First and foremost, speaking with your advisor would be your starting point.  Our different majors have different four year curriculum plans.  Advisors know when it will be the best time for you to do your study abroad and what it might look like.  Make an appointment with them and start to discuss your options.

Before you get to your appointment with your advisor, do some research on study abroad.  On the College of Nursing Health Sciences website, we have a page that is dedicated to health related abroad experiences.  We have one semester long option for Nursing students that will keep you in your four year curriculum.  Other options that we do have are what are called short-term travel study programs.  They could be anywhere between one to four weeks.  They are either over winter break, spring break, or during the summer.  These options are great experiences and they keep with your four year curriculum plan and they don’t have you missing much class to continue on.  Also, most help fulfil one of your Diversity credits.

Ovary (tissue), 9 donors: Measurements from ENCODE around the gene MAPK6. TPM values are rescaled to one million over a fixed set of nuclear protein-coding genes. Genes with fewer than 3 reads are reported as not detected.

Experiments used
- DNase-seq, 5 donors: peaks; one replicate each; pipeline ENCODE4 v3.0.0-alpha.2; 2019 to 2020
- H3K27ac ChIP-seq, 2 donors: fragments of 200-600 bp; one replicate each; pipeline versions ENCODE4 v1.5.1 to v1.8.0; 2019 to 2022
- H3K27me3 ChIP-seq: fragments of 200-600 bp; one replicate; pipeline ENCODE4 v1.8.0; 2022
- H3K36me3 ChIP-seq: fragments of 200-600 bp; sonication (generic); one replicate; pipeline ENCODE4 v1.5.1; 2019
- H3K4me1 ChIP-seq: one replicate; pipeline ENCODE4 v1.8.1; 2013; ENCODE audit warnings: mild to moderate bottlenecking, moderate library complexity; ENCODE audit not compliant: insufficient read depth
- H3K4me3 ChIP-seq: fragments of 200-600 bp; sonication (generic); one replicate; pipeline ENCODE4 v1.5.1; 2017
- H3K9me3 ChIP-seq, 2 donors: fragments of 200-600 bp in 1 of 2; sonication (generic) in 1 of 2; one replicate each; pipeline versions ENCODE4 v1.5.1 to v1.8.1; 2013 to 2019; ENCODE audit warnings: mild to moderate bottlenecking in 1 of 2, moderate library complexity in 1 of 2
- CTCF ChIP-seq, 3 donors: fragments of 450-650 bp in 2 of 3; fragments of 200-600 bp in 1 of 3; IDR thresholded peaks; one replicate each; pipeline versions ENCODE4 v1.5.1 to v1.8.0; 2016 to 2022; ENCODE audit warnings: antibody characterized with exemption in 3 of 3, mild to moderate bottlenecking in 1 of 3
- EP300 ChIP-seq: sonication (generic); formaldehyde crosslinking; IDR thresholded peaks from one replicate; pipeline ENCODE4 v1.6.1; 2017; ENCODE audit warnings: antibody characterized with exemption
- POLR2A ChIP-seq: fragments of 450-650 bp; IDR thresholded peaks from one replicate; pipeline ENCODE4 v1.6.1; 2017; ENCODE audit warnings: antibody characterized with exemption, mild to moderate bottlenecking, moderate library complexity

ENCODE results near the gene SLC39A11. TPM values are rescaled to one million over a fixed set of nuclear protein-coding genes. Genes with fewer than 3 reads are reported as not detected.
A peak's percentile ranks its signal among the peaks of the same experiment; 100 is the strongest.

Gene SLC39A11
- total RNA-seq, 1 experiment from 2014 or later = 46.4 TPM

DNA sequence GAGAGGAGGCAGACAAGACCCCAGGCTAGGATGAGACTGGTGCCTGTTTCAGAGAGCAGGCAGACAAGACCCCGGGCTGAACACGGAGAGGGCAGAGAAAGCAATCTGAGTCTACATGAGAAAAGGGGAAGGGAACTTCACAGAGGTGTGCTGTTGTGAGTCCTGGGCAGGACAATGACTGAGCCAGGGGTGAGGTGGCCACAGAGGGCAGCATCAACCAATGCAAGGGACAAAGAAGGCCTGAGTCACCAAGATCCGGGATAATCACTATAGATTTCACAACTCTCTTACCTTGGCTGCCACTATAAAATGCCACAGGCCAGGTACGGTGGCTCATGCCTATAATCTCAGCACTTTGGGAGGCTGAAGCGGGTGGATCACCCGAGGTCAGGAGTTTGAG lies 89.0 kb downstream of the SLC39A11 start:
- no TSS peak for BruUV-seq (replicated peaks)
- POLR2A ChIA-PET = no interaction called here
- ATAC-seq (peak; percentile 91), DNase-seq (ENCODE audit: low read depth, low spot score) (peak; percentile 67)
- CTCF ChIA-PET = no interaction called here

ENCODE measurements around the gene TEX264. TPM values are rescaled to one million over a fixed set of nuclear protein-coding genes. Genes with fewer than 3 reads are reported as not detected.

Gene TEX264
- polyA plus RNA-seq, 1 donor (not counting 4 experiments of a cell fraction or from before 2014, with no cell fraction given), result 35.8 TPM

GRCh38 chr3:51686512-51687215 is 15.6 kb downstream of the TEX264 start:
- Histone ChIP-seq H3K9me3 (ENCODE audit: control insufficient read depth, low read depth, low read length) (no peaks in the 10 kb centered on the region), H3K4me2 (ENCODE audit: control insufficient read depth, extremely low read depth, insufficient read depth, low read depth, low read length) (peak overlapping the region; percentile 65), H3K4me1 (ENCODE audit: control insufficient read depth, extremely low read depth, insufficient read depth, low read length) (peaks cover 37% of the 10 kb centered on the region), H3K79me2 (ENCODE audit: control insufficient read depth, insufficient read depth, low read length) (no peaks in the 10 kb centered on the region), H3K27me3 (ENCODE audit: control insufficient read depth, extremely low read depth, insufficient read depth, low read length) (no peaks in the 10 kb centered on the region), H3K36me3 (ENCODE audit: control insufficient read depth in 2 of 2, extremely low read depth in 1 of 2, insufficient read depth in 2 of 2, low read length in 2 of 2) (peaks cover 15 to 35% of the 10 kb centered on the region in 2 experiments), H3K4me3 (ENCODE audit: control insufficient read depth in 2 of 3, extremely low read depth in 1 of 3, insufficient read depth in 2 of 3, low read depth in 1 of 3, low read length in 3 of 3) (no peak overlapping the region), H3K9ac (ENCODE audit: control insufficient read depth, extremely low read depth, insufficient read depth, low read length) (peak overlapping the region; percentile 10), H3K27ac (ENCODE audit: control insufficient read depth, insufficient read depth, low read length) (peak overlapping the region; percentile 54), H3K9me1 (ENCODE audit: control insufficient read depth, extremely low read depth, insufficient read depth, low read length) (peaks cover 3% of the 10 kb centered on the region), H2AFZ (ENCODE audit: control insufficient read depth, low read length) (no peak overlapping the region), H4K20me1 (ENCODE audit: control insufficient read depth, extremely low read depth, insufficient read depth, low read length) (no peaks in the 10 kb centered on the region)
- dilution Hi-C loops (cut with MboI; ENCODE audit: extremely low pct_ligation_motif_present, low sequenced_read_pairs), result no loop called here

If by chance, the options on our website do not fulfill what you think your study abroad experience will look like, bring those questions/concerns to your advisor appointment as well.  It helps to have your questions ready to go to help facilitate the conversation, so they can lay out exactly what your options will be.

CNHS’s majors are highly sequential and in order for you to accomplish what you want in your major, your priorities might shift. This is okay.  This in life happens and though it might feel like it sucks for you not to get that semester to Rome/London/Barcelona in, but this does not mean you will never get to these places in your life.

Classes are just the beginning

You are in the midst of your 12th week in your spring semester, the snow has melted though any UVMer knows that there is probably another storm on the horizon.  The days have become longer which is a welcome sign as the winter months are long here in Vermont.  You are working your way towards the end of your first full year or potentially your last semester of your college undergrad career.  Whatever it might be you are starting to figure out the next steps.  What will my fall look like next year?  For a majority of the current students it is looking at your specific curriculum and working through the schedule of courses to find your CRN numbers and marking what days and times your required courses are going to be held.